Huawei CFO loses major battle in extradition fight

Meng Wanzhou, chief financial officer of Huawei Technologies Co., leaves the Supreme Court in Vancouver, British Columbia, Canada, Tuesday October 1, 2019.

Trevor Hagan | Bloomberg | Getty Images

Huawei chief financial officer Meng Wanzhou has lost a major legal battle in the fight against extradition to the United States to be tried on fraud charges.

In its ruling on Wednesday, the British Columbia Supreme Court found that the case against Meng meets a standard called “double jeopardy”, where the acts with which the United States has charged her are also illegal in Canada. The next phase of the proceedings will start next month.

Diplomatic tensions escalate as Meng, daughter of Huawei founder Ren Zhengfei, has to stay in Vancouver on bail during a lengthy extradition process.

Shortly after the court ruling, the Chinese foreign ministry urged Canada to release Meng immediately and secure his return to China. the Global Times, who is aligned with the Chinese Communist Party, blamed the United States for the move, saying that Canada’s judicial and diplomatic independence had come under “American intimidation”.

Huawei, the world’s largest telecommunications provider, has been a flashpoint for the Trump administration’s commercial battles with China. Shortly after Meng’s arrest in December 2018, President Trump weighed in on the extradition case, telling Reuters he could consider “intervening” in the affair if it would help the US-China trade war. On Wednesday afternoon, a law providing for sanctions against China was passed by both houses of Congress; President Trump has not said if he intends to sign it.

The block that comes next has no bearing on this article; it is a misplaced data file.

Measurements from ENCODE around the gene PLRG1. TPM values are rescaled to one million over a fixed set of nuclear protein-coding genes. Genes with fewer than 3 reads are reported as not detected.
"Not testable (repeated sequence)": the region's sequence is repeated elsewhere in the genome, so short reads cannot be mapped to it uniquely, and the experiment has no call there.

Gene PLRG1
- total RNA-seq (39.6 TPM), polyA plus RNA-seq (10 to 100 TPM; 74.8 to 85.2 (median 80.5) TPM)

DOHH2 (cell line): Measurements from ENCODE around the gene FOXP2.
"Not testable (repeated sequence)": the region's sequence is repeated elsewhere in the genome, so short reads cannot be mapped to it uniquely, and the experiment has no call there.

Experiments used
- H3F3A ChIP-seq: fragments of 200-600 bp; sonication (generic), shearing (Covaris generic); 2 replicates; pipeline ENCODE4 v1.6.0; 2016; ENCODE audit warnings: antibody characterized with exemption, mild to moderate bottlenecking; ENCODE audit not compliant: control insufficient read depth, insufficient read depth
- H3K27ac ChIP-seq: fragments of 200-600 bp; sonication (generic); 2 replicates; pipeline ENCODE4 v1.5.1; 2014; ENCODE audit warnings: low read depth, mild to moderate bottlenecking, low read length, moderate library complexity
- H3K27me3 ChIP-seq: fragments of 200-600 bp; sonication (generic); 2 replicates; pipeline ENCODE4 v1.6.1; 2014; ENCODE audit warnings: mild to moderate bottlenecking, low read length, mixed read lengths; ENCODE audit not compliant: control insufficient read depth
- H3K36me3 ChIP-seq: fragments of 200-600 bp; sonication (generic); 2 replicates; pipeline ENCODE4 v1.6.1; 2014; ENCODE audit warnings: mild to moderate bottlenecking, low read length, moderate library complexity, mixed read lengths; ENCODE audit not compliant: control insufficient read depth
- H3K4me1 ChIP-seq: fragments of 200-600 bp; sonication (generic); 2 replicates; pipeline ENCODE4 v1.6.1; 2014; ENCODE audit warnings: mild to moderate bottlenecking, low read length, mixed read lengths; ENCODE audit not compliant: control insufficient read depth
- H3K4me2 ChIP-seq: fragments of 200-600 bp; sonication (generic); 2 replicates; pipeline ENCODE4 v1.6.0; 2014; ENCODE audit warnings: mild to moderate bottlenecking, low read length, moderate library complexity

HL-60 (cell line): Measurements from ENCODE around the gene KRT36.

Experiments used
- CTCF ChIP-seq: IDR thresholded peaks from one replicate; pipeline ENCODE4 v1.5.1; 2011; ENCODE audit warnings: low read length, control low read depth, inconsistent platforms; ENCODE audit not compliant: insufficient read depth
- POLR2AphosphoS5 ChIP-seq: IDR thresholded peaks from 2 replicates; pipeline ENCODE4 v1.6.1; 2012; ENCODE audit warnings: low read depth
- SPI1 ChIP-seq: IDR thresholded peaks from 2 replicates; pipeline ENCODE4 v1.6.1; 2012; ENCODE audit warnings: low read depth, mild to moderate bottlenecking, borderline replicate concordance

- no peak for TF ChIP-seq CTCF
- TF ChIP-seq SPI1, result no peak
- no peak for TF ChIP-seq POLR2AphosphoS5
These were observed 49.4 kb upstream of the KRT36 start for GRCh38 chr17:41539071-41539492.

The U.S. Department of Commerce has also targeted Huawei. It blocked semiconductor shipments to the company by chip manufacturers. This follows the administration’s decision to keep Huawei on the list of U.S. entities, a blacklist that restricts U.S. companies doing business with the company. The ban hits Huawei’s bottom line. The company said it experienced slower revenue growth in 2019

Huawei said it was “disappointed” with the decision and maintained Meng’s innocence.

Meng is back in court on June 15.

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